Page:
Since Stephen Greenblatt published Marvelous Possessions: The Wonder of the New World in 1991, a flurry of books has appeared that examine the responses of early modern spectators, readers, and thinkers to novelty. Often, novelties appear threatening or transgressive because they unsettle the pieties of conventional institutions. Roger Shattuck's Forbidden Knowledge: From Prometheus to Pornography (1996), for example, rehearses the age-long tradition of sequestering or concealing information deemed unsuitable by conventional authorities for public consumption. Lorraine Daston and Katherine Park's Wonders and the Order of Nature (1998) traces the proximity that moral commentators detected of wonder to greed and lust, reprehensible appetites around strange phenomena. One of many case studies, Dennis Todd's relatively early Imagining Monsters: Miscreations of the Self in Eighteenth-Century England (1995) explores contemporary reactions to the surprising birth of seventeen and a half rabbits and parts of a cat...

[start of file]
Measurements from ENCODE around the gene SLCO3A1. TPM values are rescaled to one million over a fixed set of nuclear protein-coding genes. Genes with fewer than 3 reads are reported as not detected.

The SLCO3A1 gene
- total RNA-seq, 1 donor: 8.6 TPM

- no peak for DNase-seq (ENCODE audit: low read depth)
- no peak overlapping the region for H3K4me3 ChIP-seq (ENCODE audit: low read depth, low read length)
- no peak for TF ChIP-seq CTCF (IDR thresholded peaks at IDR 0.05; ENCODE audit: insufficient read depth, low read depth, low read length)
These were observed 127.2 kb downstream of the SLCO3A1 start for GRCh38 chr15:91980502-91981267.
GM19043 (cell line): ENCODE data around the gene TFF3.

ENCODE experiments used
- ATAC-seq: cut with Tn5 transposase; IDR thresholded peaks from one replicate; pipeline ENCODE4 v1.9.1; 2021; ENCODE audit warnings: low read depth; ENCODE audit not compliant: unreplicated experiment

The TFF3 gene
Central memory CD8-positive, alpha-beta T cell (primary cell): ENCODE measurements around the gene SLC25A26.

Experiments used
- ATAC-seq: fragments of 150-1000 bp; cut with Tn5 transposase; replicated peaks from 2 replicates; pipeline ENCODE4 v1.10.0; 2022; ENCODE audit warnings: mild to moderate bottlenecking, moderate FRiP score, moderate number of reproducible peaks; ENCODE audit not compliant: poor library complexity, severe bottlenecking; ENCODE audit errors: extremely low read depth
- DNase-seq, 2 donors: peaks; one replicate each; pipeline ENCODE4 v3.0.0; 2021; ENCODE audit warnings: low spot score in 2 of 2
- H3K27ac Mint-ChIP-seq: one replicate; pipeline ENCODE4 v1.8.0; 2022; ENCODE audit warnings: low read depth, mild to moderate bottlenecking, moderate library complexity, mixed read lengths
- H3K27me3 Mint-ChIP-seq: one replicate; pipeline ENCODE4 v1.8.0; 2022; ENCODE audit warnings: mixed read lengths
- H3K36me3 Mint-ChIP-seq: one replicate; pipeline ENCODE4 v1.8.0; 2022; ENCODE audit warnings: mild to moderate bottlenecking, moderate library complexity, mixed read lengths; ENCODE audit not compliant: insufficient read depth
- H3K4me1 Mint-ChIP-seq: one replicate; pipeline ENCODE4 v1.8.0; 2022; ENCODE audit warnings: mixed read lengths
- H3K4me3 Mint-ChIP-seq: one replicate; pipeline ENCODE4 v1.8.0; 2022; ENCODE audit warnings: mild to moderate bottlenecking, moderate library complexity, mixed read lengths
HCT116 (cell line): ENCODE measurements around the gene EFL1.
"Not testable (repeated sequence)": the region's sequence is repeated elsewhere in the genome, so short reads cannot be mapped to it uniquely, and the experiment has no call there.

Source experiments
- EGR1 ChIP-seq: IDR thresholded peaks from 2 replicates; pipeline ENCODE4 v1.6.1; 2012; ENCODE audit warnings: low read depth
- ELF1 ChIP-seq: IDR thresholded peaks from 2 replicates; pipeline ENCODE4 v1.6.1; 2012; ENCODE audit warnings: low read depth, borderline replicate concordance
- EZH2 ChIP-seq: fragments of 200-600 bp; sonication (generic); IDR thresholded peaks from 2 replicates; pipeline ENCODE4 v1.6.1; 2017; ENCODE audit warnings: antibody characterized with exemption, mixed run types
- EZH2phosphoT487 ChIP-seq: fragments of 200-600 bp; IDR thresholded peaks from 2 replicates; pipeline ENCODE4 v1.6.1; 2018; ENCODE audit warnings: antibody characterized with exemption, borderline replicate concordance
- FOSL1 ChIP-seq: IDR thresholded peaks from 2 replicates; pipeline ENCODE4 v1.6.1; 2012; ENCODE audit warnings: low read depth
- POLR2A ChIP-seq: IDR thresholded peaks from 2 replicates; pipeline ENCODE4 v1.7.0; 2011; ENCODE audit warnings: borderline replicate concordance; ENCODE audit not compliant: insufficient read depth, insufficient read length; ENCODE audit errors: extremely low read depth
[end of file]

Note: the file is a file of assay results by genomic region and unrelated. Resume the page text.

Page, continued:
barbara m. benedict is the Charles A. Dana Professor of English at Trinity College, Connecticut. She has published Framing Feeling: Sentiment and Style in English Prose Fiction, 1745–1800; Making the Modern Reader: Cultural Mediation in Early-Modern Literary Anthologies; and Curiosity: A Cultural History of Early Modern Inquiry. She has also coedited Jane Austen's Northanger Abbey with Deidre Le Faye.
Barbara M. Benedict; Belief Suspended. Novel 1 November 2016; 49 (3): 550–554. doi: https://doi.org/10.1215/00295132-3651468
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